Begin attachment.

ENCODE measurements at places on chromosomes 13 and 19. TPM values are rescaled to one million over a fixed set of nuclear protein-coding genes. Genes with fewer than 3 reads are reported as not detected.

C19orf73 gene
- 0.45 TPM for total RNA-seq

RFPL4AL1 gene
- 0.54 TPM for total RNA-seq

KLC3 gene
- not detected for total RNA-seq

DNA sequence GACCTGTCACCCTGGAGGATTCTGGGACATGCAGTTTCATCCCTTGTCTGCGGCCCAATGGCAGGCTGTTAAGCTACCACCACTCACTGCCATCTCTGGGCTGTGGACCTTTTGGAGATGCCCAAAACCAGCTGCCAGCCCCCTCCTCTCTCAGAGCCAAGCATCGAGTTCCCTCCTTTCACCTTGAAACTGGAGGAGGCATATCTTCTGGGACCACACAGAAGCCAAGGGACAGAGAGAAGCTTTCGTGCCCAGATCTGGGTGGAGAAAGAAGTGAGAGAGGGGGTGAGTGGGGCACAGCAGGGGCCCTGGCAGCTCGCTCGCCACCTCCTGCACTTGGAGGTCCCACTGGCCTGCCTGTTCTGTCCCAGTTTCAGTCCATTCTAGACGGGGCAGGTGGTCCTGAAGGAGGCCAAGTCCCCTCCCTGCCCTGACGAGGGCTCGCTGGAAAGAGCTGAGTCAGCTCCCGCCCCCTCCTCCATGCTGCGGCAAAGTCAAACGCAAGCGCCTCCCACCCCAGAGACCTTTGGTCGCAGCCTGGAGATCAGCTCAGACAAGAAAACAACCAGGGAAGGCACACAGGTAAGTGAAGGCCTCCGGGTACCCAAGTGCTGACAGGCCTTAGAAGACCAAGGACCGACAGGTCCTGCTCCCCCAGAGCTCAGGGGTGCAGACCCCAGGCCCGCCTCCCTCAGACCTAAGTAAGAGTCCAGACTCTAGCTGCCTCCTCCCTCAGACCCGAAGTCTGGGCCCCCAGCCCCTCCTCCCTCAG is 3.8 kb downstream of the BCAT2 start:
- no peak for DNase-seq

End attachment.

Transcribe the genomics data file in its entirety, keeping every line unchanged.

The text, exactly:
ENCODE measurements at places on chromosomes 13 and 19. TPM values are rescaled to one million over a fixed set of nuclear protein-coding genes. Genes with fewer than 3 reads are reported as not detected.

C19orf73 gene
- 0.45 TPM for total RNA-seq

RFPL4AL1 gene
- 0.54 TPM for total RNA-seq

KLC3 gene
- not detected for total RNA-seq

DNA sequence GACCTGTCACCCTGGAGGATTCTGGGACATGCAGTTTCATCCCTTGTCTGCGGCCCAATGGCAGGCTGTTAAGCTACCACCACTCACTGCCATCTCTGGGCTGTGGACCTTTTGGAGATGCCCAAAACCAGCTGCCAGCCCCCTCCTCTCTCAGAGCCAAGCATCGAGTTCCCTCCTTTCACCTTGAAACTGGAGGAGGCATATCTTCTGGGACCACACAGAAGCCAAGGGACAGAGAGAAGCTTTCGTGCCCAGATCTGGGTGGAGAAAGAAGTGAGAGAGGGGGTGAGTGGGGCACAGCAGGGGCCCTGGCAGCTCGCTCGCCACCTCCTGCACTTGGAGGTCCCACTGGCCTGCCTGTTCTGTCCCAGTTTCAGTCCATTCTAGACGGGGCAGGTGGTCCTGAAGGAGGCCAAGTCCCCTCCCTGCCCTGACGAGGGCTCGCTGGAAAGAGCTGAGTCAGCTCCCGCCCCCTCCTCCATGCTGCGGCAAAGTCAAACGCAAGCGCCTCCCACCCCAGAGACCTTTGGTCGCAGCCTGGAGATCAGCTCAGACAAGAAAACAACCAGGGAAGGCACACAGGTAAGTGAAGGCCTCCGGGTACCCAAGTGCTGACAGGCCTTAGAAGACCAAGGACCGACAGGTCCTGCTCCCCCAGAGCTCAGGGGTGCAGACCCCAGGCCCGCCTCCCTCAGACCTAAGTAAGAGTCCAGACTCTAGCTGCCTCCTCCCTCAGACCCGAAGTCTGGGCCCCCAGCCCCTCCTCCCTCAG is 3.8 kb downstream of the BCAT2 start:
- no peak for DNase-seq